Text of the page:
PLATTSBURGH — CVPH Medical Center will offer HIV testing for patients ages 13 to 64 who utilize its Emergency Department beginning Oct. 1.
The service will be provided on a volunteer basis in response to statewide initiatives to enhance HIV education and reduce the potential spread of the virus that causes AIDS.
“New York has always been very proactive in emphasizing the need for HIV testing,” said Erica Wood, infection-prevention manager for the Medical Center. “We (at CVPH) want to do what we can to help people receive this kind of service.”
Tests completed at the Emergency Department will be included on the patient’s bill and may not be covered by insurance.
ALL CAN BE IMPACTED
The state revised its HIV-testing policies in 2010, emphasizing the need to offer it to anyone in the targeted age group.
Anyone receiving hospital or primary-care services must be asked if they want HIV testing unless their medical condition prohibits them from receiving the test or from consenting to the it.
“All people of all ages and all lifestyles can be impacted (by HIV infection),” Wood said.
In certain cases, the service can also be offered to those who are older than 64 and have participated in risky behaviors that increase the potential for contracting HIV.
CONSENT NOT NEEDED
The law allows for children 13 and older to receive HIV education and testing without the consent of a parent or guardian.
“We will ask the parent if we can have a moment alone with the child,” said Angela Neyer, a registered nurse in the CVPH Emergency Care Center, who helped author the hospital’s policy for HIV testing in there.
She estimated that 90 percent of the parents who accompany their teens to the Emergency Room “do respect that right.”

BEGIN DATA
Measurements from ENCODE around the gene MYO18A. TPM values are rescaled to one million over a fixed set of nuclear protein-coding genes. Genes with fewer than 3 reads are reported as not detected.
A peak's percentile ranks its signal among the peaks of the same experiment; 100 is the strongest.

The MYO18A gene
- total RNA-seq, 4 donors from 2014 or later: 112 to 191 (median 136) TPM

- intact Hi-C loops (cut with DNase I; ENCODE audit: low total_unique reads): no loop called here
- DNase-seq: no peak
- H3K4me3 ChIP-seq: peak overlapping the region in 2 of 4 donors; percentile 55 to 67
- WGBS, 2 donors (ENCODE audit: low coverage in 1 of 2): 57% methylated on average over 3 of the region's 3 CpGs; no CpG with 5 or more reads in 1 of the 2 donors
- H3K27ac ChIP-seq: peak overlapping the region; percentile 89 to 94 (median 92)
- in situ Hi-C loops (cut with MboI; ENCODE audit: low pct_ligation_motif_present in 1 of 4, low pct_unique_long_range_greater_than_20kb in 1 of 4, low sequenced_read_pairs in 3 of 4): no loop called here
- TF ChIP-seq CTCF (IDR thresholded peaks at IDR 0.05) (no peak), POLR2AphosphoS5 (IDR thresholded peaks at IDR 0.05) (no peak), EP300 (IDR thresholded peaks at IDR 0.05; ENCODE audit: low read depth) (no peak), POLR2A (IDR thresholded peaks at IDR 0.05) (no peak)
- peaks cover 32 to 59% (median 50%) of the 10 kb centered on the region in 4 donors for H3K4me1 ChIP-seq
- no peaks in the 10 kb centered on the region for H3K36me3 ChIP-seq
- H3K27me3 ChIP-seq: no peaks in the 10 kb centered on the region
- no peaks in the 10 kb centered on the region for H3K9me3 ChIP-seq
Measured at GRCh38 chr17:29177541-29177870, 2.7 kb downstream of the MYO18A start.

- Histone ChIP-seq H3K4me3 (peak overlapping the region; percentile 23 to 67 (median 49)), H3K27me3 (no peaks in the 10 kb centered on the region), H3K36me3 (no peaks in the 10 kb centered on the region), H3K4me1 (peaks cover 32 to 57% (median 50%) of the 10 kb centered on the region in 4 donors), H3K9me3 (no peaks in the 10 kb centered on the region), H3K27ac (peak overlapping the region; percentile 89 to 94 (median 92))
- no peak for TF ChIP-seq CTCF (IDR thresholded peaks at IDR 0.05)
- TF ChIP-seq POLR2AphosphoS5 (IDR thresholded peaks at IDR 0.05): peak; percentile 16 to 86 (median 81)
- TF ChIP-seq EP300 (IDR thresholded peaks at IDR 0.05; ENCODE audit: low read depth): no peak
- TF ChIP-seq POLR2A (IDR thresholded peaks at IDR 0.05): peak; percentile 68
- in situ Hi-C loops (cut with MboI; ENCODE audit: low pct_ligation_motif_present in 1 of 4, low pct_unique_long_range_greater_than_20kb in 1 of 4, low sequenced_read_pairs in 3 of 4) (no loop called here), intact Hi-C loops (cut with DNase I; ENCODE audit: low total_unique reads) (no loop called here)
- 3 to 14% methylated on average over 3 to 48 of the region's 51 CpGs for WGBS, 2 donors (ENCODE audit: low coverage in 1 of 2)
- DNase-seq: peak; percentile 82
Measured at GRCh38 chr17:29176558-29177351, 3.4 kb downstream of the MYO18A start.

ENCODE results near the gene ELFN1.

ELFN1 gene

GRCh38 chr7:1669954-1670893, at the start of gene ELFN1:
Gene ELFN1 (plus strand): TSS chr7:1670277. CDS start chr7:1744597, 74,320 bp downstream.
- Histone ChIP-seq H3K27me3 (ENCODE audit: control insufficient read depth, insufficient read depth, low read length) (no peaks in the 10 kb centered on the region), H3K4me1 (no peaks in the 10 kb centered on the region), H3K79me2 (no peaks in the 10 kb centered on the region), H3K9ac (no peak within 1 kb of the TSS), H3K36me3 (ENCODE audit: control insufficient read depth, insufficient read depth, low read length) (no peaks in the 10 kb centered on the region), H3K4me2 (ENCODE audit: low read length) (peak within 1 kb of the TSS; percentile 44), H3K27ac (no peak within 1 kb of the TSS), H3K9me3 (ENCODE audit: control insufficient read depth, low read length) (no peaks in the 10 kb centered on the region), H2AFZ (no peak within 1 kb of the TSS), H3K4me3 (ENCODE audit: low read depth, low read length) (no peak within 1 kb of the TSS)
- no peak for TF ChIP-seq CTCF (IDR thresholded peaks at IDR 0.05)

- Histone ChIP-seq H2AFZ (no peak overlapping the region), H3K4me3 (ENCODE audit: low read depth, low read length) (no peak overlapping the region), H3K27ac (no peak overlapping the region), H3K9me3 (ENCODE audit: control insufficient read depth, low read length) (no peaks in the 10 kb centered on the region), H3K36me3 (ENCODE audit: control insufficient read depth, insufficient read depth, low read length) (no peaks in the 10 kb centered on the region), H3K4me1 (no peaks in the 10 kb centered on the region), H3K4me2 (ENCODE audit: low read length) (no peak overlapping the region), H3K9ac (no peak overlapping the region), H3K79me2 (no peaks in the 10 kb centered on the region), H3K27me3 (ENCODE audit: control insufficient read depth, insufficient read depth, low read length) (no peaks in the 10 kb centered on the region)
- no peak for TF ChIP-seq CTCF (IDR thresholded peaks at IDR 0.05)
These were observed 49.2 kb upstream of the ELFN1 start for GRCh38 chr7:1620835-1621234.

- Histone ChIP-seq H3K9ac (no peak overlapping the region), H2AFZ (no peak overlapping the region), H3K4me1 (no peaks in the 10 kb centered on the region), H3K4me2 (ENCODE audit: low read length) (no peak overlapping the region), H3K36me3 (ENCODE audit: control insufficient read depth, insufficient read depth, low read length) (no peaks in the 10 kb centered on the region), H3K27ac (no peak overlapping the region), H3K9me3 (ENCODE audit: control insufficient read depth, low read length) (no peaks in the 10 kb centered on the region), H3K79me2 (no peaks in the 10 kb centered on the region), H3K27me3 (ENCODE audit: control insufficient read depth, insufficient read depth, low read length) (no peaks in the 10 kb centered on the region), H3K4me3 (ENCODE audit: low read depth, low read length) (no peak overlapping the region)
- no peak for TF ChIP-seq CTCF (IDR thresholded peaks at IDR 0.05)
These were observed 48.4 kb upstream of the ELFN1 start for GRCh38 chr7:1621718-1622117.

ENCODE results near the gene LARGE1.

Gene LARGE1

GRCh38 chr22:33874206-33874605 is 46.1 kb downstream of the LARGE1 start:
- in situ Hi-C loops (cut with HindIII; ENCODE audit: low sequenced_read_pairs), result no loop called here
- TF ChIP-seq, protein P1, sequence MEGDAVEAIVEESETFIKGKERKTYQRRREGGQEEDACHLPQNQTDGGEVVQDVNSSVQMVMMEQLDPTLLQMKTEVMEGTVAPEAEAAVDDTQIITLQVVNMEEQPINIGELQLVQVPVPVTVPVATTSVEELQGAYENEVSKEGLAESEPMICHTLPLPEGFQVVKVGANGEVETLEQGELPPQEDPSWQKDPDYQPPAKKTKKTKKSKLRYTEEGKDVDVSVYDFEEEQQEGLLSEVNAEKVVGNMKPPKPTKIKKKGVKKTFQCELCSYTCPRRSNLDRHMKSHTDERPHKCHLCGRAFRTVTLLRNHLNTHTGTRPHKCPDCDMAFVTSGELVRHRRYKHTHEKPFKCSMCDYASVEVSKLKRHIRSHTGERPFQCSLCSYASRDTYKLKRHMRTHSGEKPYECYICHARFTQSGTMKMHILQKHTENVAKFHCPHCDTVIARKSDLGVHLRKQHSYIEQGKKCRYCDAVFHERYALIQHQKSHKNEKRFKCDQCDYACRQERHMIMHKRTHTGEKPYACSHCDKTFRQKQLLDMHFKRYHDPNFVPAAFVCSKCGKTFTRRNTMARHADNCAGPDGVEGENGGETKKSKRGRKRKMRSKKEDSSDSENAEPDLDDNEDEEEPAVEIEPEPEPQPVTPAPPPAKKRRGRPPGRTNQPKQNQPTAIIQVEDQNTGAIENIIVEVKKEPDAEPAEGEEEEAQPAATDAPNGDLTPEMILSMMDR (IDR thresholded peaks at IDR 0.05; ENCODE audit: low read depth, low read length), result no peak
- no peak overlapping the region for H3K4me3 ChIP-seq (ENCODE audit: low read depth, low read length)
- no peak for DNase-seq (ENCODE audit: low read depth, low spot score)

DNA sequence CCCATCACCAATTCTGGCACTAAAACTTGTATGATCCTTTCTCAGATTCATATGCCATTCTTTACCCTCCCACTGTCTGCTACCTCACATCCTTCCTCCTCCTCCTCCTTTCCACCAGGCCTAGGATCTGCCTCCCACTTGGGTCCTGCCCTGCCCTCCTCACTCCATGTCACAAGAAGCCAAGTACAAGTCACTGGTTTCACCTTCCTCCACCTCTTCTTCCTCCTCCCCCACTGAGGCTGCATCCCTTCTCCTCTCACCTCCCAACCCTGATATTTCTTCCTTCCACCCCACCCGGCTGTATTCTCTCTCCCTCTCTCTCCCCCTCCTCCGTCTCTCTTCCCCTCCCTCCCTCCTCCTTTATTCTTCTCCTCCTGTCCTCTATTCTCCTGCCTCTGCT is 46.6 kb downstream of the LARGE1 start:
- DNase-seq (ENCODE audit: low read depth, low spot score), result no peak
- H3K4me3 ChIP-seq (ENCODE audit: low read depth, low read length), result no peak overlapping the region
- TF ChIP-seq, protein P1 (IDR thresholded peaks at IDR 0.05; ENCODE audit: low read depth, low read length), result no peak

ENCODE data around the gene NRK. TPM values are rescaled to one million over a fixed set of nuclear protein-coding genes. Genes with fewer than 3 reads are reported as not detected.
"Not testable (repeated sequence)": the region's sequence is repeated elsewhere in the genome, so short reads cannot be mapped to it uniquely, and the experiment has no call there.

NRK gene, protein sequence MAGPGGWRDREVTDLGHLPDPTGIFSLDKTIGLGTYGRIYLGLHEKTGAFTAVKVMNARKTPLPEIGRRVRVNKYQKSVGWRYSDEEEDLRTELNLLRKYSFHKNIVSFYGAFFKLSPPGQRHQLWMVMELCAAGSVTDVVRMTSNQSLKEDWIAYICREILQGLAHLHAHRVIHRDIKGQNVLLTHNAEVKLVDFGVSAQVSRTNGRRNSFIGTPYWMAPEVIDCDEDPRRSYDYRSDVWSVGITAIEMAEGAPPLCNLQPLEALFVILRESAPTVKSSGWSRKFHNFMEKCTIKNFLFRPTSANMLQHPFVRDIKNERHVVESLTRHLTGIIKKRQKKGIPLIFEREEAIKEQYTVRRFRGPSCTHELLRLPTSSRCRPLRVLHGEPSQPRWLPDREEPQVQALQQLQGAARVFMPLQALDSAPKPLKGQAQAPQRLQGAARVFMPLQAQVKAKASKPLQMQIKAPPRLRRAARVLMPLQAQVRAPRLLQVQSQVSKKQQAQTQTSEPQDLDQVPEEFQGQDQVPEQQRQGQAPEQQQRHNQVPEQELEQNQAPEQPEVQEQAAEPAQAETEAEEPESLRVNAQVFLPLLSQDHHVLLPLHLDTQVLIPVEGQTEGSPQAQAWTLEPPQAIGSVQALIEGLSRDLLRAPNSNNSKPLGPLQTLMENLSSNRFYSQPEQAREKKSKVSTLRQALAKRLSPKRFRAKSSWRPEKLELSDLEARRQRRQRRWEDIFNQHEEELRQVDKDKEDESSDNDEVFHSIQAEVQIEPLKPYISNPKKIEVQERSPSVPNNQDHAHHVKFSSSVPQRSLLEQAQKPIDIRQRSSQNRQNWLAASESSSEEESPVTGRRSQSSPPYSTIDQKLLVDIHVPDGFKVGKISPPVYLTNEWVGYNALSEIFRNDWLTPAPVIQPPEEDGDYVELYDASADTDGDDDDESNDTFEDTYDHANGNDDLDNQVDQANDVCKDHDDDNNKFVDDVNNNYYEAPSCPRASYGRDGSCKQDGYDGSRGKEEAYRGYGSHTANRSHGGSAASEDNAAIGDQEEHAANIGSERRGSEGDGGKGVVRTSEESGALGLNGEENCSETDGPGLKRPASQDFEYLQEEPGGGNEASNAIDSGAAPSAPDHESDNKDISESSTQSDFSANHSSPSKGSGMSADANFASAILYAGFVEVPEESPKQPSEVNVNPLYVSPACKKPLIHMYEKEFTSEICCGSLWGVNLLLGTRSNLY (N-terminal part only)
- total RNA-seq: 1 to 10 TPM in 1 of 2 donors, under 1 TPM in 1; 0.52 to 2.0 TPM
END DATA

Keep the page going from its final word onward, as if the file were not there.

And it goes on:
Staff will also assess a young person’s ability to comprehend HIV-related information and will not offer the test to those who do not have the capacity to consent without a parent’s support.
Before asking if a patient would be willing to be tested for HIV, Emergency Department staff will provide background information on the virus and how it can be transmitted through unprotected sex and from contact with the blood of someone infected with HIV, through sharing needles, for instance.
Staff will also talk about today’s treatment options for people infected with the virus.
“The biggest thing we want to get across is that this is a benefit for the patient, for loved ones and for us all,” Neyer said.
“We’ve come a long way since HIV was first identified,” Wood added. “With treatment, people can live long, productive lives, as long as we can detect (HIV infection) early enough.”
OTHER TEST OPTIONS
The preliminary information will also include tips on how to reduce the risk for HIV infection, as well as other options patients have for being tested.
For instance, the AIDS Council of Northeastern New York provides free and confidential HIV testing.
If a patient agrees to the test at CVPH, preliminary results are made available to the person within an hour. If the test comes back positive, the hospital will send the blood work to the state lab for a confirmation test, with results available within a few days.
“We do not give results over the phone, so we will ask the patient to come in for the result, confirmed or not,” Meyer said.
Positive results will also be forwarded to a physician of the patient’s choice to ensure that followup care is received.
The presence of HIV remains low across the North Country, but that does not make the necessity for testing any less important, Wood noted.
“It’s not where you live but how you live. If a person is on vacation and indulges in risky behavior, then that person can potentially come into contact with and spread the virus.”
Negative results confirm someone is not infected only if the person has not engaged in risky behaviors within the last three to six months. The virus often takes that much time to trigger antibodies in the person’s bloodstream.
The Emergency Department is prepared to go live with the new incentive on Oct. 1, but officials stress that people should not come there exclusively for an AIDS test but should contact the AIDS Council for services.
Email Jeff Meyers:
email@example.comTO GET TESTED To receive confidential, free testing for the HIV virus, contact the AIDS Council of Northeastern New York at 563-2437 or 1-800-962-5065.